Tuesday, December 4, 2012
What is a BCS bowl worth to Huskies?
By Darren Rovell
With two weeks left in the season, Northern Illinois began to prepare for a BCS bowl game.
So when the Huskies beat Eastern Michigan, then Kent State in the MAC championship game, then squeaked into the top 16 in the BCS standings, they were into the Orange Bowl to play Florida State.
"We didn't care about jinxing ourselves," said Jeff Compher, Northern Illinois' athletic director. "We knew that to capitalize, we had to plan.”
What capitalizing means really isn't clear at this point.
It's not known whether the school will make money from the game alone. Compher says he's still working out the bowl budget, and he insists that seeking to profit won't come at the expense of making sure the players have the best experience.
Ostensibly, a BCS game looks great for Northern Illinois, but from a financial standpoint, that may not be the case.
The immediate task is to sell the 17,500 tickets the school has to buy from the Orange Bowl, which is not an easy task. In its six home games this season, the school averaged only 15,670 fans per game. Combine that with the fact that there's a glut of absurdly cheap tickets to the game on ticket-resale sites like StubHub. By Tuesday morning, there were more than 500 tickets available on the site for less than $12. The face value of the cheapest ticket the school sells is $75.
Unlike the other BCS games, the Rose, Fiesta and Sugar, all of which have decent fan bases that want to watch the games no matter which teams are involved, the people in Miami don’t have the affinity for attending the Orange Bowl. So those who buy the tickets before the teams come out are often speculators looking to flip the seats at a profit. Complicating things this year: To buy a ticket for the BCS title game in Miami, a person had to buy a ticket to the Orange Bowl for the past two years. Brokers wrote off the Orange Bowl tickets at a loss to get the BCS ticket, which might now pay off royally thanks to the Notre Dame-Alabama matchup.
"We think our students and alumni should buy from us because they are used to sitting together, and it's a big part of the experience," Compher said. The school has already bought advertising online and in newspapers and has sent emails and text messages to alumni in its database. "This is a group effort across the entire campus. Some people from the Orange Bowl came to campus and said we were among the most prepared they have ever seen."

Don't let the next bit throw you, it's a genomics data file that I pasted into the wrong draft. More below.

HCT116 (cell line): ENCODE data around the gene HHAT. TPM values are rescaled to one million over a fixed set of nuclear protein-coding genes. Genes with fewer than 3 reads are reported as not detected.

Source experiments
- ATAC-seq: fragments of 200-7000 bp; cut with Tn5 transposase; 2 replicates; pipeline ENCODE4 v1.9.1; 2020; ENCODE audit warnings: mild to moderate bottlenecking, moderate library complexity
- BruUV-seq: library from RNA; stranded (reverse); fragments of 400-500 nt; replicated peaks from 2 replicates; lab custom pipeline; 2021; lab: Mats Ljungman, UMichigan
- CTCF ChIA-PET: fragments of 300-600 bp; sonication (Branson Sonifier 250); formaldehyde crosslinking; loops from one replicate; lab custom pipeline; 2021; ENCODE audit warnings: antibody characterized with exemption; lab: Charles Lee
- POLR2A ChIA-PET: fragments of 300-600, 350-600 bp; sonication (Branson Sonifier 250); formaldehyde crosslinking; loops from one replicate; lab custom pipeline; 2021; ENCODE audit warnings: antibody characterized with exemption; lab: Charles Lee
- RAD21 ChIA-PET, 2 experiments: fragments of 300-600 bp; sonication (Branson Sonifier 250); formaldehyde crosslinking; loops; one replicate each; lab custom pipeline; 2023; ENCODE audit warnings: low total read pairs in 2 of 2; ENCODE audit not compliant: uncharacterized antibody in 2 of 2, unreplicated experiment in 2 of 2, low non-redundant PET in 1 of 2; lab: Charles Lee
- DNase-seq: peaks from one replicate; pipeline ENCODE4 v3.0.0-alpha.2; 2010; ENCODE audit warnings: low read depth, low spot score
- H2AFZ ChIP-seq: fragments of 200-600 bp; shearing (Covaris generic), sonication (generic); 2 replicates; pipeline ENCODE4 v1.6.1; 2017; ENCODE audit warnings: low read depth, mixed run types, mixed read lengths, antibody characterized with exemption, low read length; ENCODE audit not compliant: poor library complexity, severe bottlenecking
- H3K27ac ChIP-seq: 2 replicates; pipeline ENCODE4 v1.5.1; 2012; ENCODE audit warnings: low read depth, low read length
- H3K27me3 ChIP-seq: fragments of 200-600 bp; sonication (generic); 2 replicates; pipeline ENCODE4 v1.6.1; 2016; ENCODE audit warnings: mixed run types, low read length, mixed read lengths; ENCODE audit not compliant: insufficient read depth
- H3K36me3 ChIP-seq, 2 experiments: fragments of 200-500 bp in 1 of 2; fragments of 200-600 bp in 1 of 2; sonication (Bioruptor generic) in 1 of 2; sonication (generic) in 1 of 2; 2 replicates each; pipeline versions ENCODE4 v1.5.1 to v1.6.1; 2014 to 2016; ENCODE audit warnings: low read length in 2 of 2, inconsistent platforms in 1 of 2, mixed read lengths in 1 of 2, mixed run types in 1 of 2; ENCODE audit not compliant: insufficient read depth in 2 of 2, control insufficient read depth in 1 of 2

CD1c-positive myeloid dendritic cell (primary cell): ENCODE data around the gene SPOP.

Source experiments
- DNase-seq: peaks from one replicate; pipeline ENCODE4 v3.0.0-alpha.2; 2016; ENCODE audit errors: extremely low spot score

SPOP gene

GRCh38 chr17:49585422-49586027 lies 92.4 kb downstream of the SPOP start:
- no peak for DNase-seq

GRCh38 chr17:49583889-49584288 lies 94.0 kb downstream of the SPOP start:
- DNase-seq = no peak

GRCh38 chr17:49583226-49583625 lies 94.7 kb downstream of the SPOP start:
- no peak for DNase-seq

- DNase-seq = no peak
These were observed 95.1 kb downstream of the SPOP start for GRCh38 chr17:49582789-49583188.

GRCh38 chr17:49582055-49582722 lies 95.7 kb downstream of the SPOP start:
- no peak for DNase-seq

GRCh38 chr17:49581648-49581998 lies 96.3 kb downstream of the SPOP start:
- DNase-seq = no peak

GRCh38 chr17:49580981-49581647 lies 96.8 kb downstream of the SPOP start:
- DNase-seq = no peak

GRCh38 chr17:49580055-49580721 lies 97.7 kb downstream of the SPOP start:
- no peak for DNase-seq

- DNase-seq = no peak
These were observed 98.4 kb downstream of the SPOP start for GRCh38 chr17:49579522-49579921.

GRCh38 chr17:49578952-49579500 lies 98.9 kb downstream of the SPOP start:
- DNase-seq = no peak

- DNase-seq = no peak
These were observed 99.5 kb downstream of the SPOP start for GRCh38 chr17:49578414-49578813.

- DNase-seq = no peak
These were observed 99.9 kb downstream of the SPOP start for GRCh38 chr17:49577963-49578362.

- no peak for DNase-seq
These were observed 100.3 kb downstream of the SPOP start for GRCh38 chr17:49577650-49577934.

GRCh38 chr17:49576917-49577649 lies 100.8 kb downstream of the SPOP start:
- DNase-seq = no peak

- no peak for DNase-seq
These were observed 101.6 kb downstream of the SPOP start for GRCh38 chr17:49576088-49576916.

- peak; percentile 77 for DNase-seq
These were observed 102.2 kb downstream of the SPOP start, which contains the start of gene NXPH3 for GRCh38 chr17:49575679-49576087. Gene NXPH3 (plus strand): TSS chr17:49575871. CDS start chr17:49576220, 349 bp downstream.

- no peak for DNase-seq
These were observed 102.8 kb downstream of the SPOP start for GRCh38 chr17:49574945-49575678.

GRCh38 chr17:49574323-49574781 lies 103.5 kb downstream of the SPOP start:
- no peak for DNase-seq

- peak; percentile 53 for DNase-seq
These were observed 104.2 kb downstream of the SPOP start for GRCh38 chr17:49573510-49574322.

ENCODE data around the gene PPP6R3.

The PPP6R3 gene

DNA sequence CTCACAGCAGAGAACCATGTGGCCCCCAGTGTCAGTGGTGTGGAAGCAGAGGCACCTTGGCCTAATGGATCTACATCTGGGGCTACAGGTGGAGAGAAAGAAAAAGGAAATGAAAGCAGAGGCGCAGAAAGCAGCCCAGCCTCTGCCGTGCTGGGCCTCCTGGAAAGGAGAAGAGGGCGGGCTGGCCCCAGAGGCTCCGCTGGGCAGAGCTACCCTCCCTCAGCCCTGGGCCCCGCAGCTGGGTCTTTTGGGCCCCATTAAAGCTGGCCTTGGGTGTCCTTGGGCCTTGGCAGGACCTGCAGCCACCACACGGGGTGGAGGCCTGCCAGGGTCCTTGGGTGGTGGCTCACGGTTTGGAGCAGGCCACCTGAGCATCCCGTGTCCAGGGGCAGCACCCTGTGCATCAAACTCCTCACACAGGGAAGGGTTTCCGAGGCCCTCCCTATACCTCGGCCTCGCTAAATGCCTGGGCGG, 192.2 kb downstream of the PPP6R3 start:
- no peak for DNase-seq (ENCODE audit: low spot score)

But there is some solace for Compher: If he can't persuade fans to spend more by going through the school and can't sell out the allotment, NIU won't be left with a budget crisis. MAC commissioner Dr. Jon Steinbrecher told ESPN.com on Monday that he expects the conference presidents to approve a disproportionate revenue-sharing plan that will cover NIU's costs. Steinbrecher said the five non-BCS conferences will split $12 million, and the MAC will get roughly two-thirds of another $12 million bucket.
In the past 72 hours, media mentions for the school are closing in on an all-time high, as Compher could anecdotally tell from his communication devices.
"Our email and Twitter accounts have blown up, and my phone won't stop ringing," said Compher, who has been the athletic director for 4½ years. "It's the most response I've ever seen."
According to Google Trends data, more people have searched for Northern Illinois than any time in the past eight years, save for a campus shooting in February 2008 that resulted in six deaths and injured 21.
Figuring out what all this is worth to Northern Illinois is complicated.
The sustained success has facilitated a coaching carousel, one that resulted in Jerry Kill going to Minnesota before the 2011 season and the Huskies' current coach, Dave Doeren, leaving to coach NC State before the Orange Bowl. But the Huskies haven't really turned the corner.
Attendance has been lackluster, even though a large portion of its alumni base lives and works relatively close to the school's campus in Dekalb, Ill.
"What I'm most excited about is that I believe this will re-energize our fan base," Compher said. "I want people to jump on the bandwagon because it could be as big as we want it to be. We have 180,000 alumni that live within an hour drive of our campus. People think that we're a little school. We're not."
If there's a common theme among non-BCS schools that burst into college football's biggest spotlights, it's that playing in those games has enabled them to at least have a chance to enjoy sustained success through greater revenues. The big prize, it seems, has been getting wooed during all the realignment that has shaken the college sports world.
There's obviously a greater chance of seeing a significant bump if Northern Illinois somehow beats Florida State. The Huskies are a 13-point underdog, the biggest underdog of this bowl season. But going back to a BCS game is where it really makes a difference. TCU, for example, which played in two recent BCS games and beat Wisconsin in the 2011 Rose Bowl, got a spot in the Big 12 and raised $164 million to expand the school's stadium. Or Boise State, which won both its BCS games over Oklahoma and TCU, was picked up by the Big East and also gave its stadium a $3 million upgrade. Or Utah, which beat Pitt in 2005 and Alabama in 2009 in its two BCS appearances and parlayed that success into getting one of two spots that turned the Pac-10 into the Pac-12.
Although there's much talk of Northern Illinois raking in the dough, it's really not the reality in Compher's office.
"We operate so that we can balance our budget," Compher said. "We budget conservatively and spend conservatively. If we have money left over, it will go into operational enhancements for our program."